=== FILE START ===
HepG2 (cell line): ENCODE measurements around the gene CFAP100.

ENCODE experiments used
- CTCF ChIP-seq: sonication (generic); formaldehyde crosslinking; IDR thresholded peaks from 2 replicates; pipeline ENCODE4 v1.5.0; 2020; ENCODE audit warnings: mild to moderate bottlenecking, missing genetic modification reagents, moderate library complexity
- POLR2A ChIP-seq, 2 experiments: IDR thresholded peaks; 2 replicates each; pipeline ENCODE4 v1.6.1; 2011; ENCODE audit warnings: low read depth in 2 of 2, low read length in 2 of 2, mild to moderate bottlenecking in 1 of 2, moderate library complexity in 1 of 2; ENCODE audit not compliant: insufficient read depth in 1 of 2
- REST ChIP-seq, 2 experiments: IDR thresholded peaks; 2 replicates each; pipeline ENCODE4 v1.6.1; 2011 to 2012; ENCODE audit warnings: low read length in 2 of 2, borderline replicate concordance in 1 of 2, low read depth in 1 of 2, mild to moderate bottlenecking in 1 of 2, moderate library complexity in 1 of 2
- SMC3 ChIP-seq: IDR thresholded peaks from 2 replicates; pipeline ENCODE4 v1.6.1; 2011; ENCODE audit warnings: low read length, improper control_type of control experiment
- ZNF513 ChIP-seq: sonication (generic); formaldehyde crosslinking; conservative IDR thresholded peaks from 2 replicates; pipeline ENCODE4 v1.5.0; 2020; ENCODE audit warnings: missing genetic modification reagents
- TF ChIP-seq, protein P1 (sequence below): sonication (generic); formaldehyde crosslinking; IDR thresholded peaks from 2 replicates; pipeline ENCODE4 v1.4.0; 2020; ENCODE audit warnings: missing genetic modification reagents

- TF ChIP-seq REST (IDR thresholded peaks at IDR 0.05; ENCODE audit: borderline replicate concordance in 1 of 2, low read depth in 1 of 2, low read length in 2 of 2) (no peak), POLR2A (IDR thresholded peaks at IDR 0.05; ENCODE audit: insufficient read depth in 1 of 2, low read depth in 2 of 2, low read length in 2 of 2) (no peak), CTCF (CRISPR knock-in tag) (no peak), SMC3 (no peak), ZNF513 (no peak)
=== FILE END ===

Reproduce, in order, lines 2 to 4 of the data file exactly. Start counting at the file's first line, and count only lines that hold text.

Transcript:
ENCODE experiments used
- CTCF ChIP-seq: sonication (generic); formaldehyde crosslinking; IDR thresholded peaks from 2 replicates; pipeline ENCODE4 v1.5.0; 2020; ENCODE audit warnings: mild to moderate bottlenecking, missing genetic modification reagents, moderate library complexity
- POLR2A ChIP-seq, 2 experiments: IDR thresholded peaks; 2 replicates each; pipeline ENCODE4 v1.6.1; 2011; ENCODE audit warnings: low read depth in 2 of 2, low read length in 2 of 2, mild to moderate bottlenecking in 1 of 2, moderate library complexity in 1 of 2; ENCODE audit not compliant: insufficient read depth in 1 of 2